India is the engine of massive global economic activity and leaders in India are experiencing challenging times—truncated business cycles, digital transformation, young millennial workforce, greater demand for all-round consistent performance, and a VUCA world. Delivering against breakthrough expectations at extraordinary stress levels, the leadership in India is in dire need of coaching.
The historical backdrop
Strangely, coaching in corporate India has traditionally had a stigmatised connotation despite the Indian tradition of the ‘Guru-Shishya Parampara’ which perhaps defines the oldest coaching approach in the world.
The Gurus (wise seers, rishis) were sought after by powerful kings as borne out in the Vedas, the Upanishads, the Dharamshastras, the Ramayana and the Mahabharata. The shishyas or disciples received, besides other insights, the opening of eyes to self-awareness and self-realisation. The greatest coach Krishna transformed the mentee Arjuna on the battlefield while delivering invaluable life lessons on subjects ranging from personal to professional finally culminating into the 700-word Hindu scripture Bhagavad Gita.
Coaching stood institutionalised in ancient India with Rajgurus being sought by the kings both personally and as an important member having a vantage view different from those of the cabinet. All top kings benefited from the wise counsel of coaches besides their formal cabinet.
Coaching in the modern world
A more globalising world with the sharper and talented new workforce is throwing up unforeseen challenges where the leaders could surely benefit from the wisdom of a trusted coach.
Smart organisations in India are playing an active role in getting their top executives coached by experts so as to align the individual strengths with the organisational long-term accelerated growth. The endorsement by the organisations underscores the importance of the need for executive coaching for high potential leaders.
Perhaps it is owing to the strong patriarchal system of India that leaders in India are even more lonely and isolated than leaders universally. The need for executive leadership coaching in India is therefore noticeable with leaders signing up in their individual personal capacity too. A welcome change indeed.
The supply side is dominated by ex-CEOs as also HR professionals, psychologists and sometimes self-styled coaches. Skilled coaches with contextual India understanding, of course, do better.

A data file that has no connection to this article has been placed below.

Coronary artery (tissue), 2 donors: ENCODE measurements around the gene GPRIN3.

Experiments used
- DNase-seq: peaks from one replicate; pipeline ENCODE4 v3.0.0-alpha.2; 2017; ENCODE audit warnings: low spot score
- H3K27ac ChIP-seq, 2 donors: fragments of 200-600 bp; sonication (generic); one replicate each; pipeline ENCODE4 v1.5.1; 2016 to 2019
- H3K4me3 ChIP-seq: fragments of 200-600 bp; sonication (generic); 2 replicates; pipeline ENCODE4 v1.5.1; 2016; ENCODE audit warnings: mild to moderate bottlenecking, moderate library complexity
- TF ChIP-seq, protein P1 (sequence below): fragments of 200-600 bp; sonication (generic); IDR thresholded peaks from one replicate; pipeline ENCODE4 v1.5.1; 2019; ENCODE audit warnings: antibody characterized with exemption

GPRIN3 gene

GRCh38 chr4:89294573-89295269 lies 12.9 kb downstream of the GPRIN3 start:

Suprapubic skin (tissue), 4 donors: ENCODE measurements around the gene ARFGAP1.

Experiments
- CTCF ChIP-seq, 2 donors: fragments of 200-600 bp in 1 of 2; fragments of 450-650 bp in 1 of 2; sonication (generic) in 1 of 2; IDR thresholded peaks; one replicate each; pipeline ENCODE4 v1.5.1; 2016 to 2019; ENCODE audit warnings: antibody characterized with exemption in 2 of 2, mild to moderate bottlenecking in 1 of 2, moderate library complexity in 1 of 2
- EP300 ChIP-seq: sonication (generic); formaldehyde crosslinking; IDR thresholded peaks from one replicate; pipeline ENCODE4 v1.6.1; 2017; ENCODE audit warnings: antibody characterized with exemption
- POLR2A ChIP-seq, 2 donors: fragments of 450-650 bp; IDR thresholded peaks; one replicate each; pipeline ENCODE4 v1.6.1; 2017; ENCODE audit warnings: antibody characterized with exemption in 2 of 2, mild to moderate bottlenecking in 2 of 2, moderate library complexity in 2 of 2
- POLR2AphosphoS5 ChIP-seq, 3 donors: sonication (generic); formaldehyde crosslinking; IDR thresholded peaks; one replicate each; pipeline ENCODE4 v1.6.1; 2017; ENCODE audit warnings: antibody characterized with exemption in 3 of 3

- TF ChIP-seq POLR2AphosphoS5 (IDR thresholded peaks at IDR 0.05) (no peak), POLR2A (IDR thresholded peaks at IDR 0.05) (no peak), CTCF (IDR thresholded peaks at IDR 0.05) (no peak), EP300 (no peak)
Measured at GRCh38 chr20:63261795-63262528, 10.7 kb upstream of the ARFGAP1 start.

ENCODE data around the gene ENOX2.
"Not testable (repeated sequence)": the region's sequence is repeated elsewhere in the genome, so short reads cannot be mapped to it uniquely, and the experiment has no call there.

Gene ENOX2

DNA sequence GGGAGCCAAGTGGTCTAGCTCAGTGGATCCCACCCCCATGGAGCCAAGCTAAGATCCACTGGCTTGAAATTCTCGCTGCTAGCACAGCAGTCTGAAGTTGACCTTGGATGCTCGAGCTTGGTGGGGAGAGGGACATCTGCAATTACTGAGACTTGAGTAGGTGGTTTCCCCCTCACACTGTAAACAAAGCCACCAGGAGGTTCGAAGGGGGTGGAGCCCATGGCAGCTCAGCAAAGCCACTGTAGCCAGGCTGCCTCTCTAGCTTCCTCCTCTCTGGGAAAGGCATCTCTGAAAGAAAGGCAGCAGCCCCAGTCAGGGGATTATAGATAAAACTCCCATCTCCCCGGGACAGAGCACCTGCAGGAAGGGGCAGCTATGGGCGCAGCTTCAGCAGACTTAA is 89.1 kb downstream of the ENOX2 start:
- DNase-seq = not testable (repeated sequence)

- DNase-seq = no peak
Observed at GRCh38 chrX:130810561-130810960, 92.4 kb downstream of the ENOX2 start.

The East-West approaches
According to a Zen Master story, a martial arts student approached and declared to the teacher his desire to learn the code. “How long would it take?” The teacher replied: “Ten years.”
The student, a bit impatient remarked: “But I want to master it faster than that, I will work very hard, practise ten or more hours a day if necessary. How long would it then take?” The teacher replied: “Twenty years.”
Real learning is transformative and it changes subjects as people, deep inside their hearts and minds. The reason why the Pali word ‘Citta’—which translates as heart or mind—is so important in considering a Buddhist approach to learning.
Such an approach combines the modern ‘cognitive’—the knowledge and intellectual perspective with the ‘affective’—the emotional and attitudinal engagement. No such contradiction exists in Buddhist thinking which is holistic and complete.
Logic, mind, and reason have predominance over emotions in western thinking since the European Enlightenment. The Western method of coaching mostly follows models based on proven theories in psychology, psychotherapy, behavioural sciences, and more. The western model is typically a question-answer model where the questions are asked by the coach and the protege tries to find the answers. “It’s what you learn after you know it all that counts,” as famously expounded by Harry S Truman.
The Buddha was perhaps the original post-modernist whose teachings placed optimum emphasis on both the heart and the mind, thereby laying the foundation for an integrated and holistic perspective.
The Indian executive mindset is comfortable with the idea of duality and looks at the world as shades of grey unlike a western binary view derived from a formal contractual relationship based on logical questioning. The coaching that works therefore in India is one that understands and incorporates a nurturing and empathy-driven style. Active listening and yet dispassionate non-judgmental observation as a witness (Sakshi Bhav). A mentee-centered approach characterises the Indian coaching style as classically different from the western model.
Learning is a stance. It’s a way of professional being. Leaders must be learners to make a difference.
Successful coaches realise that they need to continuously keep changing lenses to perspectivise: the subject’s lens, an objective by-stander lens and that of a trusted resource. Mindfulness, listening, and objective analysis all help.
Leadership coaching is most definitely an art that requires skill, contextual understanding, empathy, practice and delivery for effective transformation and transition.
Views are personal.
Piyush Sharma, executive-in-residence at ISB and at UCLA, is a global CEO coach and a c-suite + start-up advisor. Marshall Goldsmith, business educator and coach, is a world-renowned leadership thinker.